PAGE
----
Assert and Catch

BQN provides some simple facilities for dealing with errors. Errors are an unusual sort of control flow; if possible, prefer to work with functions that return normally.


BQN takes the position that errors exist to indicate exceptional conditions that the developer of a given program didn't expect. However, the types of errors that BQN naturally checks for, such as mismatched shapes in Couple (≍), aren't always enough to detect exceptional conditions. Issues like numeric values that don't make physical sense will slip right through. BQN makes it easy for a programmer to check for these sorts of problems by building in the primitive Assert, written !. This function checks whether 𝕩 matches 1: if it does, then it does nothing and returns 𝕩, and otherwise it gives an error.

    ! 2=2  # Passed

    ! 2=3  # Failed
Error: Assertion error

To pass, the right argument must be exactly the number 1; any other value causes an error. For example, an array of 1s still causes an error; use ∧´⥊ to convert a boolean array to a single boolean that indicates whether all of its values are true.

    ! (∧=∨⌾¬)⌜˜ ↕2
Error: (2‿2⥊1‿1‿1‿1)

    ! ∧´⥊ (∧=∨⌾¬)⌜˜ ↕2

Assert can take a left argument, which gives a message to be associated with the error. It's typical to use a string for 𝕨 in order to display it to the programmer, but 𝕨 can be any value.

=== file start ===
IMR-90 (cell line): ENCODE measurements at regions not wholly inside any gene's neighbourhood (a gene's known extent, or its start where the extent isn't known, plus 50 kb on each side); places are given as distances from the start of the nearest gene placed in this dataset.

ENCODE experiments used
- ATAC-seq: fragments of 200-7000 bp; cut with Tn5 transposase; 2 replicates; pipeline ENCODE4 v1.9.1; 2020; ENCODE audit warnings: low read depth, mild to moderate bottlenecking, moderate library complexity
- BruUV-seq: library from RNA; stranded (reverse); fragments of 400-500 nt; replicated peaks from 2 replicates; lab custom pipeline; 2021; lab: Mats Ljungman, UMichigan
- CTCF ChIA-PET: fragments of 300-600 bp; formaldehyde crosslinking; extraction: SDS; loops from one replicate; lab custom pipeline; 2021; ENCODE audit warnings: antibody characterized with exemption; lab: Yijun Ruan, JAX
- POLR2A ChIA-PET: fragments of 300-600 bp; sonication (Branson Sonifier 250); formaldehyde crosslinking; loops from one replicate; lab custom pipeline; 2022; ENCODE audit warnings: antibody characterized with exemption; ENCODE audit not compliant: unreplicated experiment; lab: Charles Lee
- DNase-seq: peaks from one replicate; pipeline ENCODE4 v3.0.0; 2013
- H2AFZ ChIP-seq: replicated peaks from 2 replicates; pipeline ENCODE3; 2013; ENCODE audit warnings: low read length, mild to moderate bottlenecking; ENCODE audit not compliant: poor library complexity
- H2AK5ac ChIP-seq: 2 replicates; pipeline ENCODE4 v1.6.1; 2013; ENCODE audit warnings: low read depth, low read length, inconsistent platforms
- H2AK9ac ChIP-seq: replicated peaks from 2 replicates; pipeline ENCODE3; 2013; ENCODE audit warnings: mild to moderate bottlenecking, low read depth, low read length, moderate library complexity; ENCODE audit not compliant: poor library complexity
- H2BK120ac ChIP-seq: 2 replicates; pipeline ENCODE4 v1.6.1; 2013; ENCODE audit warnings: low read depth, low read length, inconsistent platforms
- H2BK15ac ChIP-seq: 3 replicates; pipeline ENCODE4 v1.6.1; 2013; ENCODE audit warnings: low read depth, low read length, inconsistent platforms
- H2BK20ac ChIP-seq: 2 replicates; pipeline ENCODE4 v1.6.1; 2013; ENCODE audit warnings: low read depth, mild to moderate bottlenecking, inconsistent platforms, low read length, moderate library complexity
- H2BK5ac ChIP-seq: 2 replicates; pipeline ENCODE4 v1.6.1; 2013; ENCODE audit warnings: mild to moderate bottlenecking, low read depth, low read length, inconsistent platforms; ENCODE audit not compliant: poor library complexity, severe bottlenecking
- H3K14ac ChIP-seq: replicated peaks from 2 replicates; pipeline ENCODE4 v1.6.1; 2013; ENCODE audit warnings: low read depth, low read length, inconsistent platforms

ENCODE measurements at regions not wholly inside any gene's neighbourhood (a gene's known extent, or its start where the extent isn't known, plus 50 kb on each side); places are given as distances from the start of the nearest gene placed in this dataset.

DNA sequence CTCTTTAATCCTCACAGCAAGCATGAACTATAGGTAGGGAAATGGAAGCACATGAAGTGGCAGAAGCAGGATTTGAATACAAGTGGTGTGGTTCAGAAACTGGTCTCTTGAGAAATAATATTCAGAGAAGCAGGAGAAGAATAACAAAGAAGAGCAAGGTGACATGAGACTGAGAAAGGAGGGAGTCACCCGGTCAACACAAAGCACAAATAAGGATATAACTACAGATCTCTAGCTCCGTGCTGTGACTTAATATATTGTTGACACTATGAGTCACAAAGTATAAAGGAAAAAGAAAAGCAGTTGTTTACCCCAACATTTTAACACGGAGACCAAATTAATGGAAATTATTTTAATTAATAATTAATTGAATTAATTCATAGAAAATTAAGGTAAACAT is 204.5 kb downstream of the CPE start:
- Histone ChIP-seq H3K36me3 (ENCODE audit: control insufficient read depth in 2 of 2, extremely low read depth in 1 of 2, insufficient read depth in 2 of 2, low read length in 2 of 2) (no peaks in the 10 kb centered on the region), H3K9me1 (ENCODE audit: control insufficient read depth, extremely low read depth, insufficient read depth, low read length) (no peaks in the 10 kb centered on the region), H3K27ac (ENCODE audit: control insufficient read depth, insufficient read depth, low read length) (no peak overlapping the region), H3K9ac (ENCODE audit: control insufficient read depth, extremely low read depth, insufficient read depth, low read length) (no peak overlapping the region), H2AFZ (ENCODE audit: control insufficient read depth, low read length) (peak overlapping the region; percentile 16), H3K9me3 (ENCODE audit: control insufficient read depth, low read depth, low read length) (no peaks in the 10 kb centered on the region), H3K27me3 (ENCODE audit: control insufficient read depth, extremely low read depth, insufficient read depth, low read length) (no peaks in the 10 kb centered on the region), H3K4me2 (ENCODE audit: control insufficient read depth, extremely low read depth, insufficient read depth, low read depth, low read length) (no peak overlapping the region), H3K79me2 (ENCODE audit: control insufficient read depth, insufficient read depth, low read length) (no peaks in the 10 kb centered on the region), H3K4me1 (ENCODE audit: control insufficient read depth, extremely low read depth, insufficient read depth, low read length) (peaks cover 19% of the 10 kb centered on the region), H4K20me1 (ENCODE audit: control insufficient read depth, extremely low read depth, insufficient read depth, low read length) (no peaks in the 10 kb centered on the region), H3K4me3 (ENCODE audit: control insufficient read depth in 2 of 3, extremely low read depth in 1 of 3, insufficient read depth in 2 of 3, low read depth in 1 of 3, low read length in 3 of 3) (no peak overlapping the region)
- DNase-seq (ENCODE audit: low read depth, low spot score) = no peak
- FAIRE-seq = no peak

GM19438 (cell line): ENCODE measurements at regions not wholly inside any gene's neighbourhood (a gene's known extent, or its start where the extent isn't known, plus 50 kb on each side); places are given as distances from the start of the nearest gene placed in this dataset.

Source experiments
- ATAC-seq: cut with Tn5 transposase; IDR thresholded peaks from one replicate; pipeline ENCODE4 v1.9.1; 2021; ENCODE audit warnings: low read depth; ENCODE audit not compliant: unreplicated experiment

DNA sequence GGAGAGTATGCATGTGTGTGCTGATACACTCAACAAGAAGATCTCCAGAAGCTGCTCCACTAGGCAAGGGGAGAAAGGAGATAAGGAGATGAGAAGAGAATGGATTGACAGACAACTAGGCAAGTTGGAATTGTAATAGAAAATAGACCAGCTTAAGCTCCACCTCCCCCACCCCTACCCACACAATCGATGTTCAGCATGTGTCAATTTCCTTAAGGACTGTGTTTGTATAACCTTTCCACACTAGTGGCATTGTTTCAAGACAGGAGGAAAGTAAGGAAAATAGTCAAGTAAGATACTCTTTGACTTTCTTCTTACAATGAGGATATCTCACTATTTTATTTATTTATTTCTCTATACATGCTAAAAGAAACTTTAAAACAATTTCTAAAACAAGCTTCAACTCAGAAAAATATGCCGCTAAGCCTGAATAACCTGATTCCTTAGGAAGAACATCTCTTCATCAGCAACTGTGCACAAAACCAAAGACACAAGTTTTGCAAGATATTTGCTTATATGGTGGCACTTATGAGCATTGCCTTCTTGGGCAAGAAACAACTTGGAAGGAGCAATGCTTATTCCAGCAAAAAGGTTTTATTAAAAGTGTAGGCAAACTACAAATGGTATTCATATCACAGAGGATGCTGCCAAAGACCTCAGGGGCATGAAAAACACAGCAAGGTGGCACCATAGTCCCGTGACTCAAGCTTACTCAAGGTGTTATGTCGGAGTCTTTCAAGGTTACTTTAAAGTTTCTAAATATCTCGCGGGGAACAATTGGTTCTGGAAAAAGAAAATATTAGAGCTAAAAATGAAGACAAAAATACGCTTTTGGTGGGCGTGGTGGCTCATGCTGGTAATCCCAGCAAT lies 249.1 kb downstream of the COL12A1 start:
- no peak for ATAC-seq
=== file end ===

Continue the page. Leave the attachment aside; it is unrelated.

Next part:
"Message" ! 0
Error: Message

    ⟨∘,"abc",˜⟩ ! '0'
Error: ⟨∘,"abc",˜⟩

In the 1-argument case, 𝕩 is used for the error message if it's not 1. So an unconditional error can also be written this way:

    ! "Message"
Error: Message

Computing the error message on demand

Because the left argument to a function is always computed before the function is called, Assert doesn't let you compute the error message only if there's an error. This might be a problem if the error message computation is slow or has side effects. There are a few ways to work around the issue:


The Catch modifier allows you to handle errors in BQN (at present, it's the only way to do so). It evaluates the function 𝔽 normally. If this function completes without an error, Catch just returns that result. If not, it stops the error, and calls 𝔾 with the original arguments instead.

    ⌽⎊'x' "abcd"  # No error

    ⌽⎊'x' 2       # Can't reverse a unit

    0.5 ⌽⎊⊣ ↕6    # A two-argument example

Catch doesn't know anything about what an error is, just whether there was one or not. In fact, the idea of an error message doesn't feature at all in core BQN: it's purely part of the language environment. So you need a system value to access information about the error. Right now the only one is •CurrentError, which is a function that returns a message for the error currently caught (if any).

    ⌽⎊•CurrentError 2
"⌽: Argument cannot be a unit"